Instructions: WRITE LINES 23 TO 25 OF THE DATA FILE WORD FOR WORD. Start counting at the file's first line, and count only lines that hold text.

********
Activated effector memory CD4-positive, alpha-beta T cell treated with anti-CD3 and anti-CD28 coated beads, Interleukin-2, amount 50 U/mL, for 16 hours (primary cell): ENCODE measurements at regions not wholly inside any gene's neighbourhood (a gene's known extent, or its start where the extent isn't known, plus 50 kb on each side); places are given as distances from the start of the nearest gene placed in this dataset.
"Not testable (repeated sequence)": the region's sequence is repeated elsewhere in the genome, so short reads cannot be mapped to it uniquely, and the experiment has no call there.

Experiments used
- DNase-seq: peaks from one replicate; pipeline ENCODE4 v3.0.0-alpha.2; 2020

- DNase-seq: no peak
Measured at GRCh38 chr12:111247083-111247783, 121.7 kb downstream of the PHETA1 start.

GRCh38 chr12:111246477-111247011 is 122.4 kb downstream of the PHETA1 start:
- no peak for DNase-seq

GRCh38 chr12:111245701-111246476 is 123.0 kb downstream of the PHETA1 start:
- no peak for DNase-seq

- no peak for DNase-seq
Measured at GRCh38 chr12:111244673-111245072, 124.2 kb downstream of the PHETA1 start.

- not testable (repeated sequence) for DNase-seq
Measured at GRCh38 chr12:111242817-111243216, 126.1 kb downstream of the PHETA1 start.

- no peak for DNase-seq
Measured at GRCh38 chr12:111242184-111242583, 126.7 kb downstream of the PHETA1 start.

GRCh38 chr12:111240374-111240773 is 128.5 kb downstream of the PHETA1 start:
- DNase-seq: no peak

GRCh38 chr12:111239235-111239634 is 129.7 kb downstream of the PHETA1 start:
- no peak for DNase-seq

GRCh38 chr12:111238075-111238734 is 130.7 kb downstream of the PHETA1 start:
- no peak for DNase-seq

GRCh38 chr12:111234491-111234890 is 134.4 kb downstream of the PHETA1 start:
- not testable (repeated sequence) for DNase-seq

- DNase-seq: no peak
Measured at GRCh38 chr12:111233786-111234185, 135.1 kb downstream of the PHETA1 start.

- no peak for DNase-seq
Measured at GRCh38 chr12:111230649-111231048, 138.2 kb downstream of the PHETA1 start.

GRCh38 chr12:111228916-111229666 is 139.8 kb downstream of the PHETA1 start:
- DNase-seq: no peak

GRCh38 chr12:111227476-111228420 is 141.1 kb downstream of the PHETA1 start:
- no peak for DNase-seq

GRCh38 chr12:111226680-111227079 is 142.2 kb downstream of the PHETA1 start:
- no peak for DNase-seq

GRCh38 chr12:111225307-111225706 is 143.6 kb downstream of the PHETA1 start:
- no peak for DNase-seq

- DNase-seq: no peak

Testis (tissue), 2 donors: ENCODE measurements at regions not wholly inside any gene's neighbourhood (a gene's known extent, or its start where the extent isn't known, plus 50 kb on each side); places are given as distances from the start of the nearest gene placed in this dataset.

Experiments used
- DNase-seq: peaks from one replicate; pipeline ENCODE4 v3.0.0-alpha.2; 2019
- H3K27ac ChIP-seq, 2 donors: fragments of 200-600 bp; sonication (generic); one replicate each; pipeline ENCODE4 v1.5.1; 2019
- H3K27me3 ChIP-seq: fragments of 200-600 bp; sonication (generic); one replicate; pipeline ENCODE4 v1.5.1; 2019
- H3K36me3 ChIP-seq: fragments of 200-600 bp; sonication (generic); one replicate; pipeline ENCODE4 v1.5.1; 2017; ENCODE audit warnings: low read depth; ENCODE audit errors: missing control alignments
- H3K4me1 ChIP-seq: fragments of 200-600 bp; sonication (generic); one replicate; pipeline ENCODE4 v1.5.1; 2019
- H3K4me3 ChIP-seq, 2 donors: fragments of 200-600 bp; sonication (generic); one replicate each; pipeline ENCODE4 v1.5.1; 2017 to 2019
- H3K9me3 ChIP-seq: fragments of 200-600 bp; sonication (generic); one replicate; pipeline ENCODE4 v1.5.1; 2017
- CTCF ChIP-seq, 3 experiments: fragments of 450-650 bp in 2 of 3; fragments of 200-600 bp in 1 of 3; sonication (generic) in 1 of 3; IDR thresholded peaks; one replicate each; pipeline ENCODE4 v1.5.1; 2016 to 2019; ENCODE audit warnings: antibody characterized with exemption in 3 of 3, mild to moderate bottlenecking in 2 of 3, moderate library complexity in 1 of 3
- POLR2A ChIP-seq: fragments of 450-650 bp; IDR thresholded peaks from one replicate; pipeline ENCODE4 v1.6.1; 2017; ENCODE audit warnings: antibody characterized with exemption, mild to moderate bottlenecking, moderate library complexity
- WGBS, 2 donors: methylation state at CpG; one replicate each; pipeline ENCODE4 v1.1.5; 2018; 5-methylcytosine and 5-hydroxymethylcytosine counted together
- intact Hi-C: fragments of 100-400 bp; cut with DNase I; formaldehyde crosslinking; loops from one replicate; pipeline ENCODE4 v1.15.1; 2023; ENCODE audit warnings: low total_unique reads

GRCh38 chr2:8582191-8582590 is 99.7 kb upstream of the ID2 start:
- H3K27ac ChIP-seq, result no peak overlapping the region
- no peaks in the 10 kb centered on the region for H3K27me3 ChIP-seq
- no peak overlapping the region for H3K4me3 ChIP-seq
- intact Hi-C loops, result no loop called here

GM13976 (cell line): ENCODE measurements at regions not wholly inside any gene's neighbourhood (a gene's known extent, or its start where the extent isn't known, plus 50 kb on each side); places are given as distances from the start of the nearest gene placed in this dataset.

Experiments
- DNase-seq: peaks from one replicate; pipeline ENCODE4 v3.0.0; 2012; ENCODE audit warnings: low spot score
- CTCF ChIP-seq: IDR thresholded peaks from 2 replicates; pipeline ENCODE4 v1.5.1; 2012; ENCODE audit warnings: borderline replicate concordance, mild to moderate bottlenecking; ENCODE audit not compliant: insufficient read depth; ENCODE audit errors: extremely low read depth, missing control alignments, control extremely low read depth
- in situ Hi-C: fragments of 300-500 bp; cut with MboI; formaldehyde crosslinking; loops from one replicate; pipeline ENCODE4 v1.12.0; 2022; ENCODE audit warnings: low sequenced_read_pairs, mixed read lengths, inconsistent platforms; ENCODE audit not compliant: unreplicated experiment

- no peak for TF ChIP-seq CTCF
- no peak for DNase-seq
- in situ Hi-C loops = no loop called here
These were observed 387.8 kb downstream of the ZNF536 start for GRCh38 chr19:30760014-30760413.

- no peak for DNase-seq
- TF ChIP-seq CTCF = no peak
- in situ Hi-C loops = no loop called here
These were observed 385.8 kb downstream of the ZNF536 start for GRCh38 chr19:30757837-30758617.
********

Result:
GRCh38 chr12:111234491-111234890 is 134.4 kb downstream of the PHETA1 start:
- not testable (repeated sequence) for DNase-seq

- DNase-seq: no peak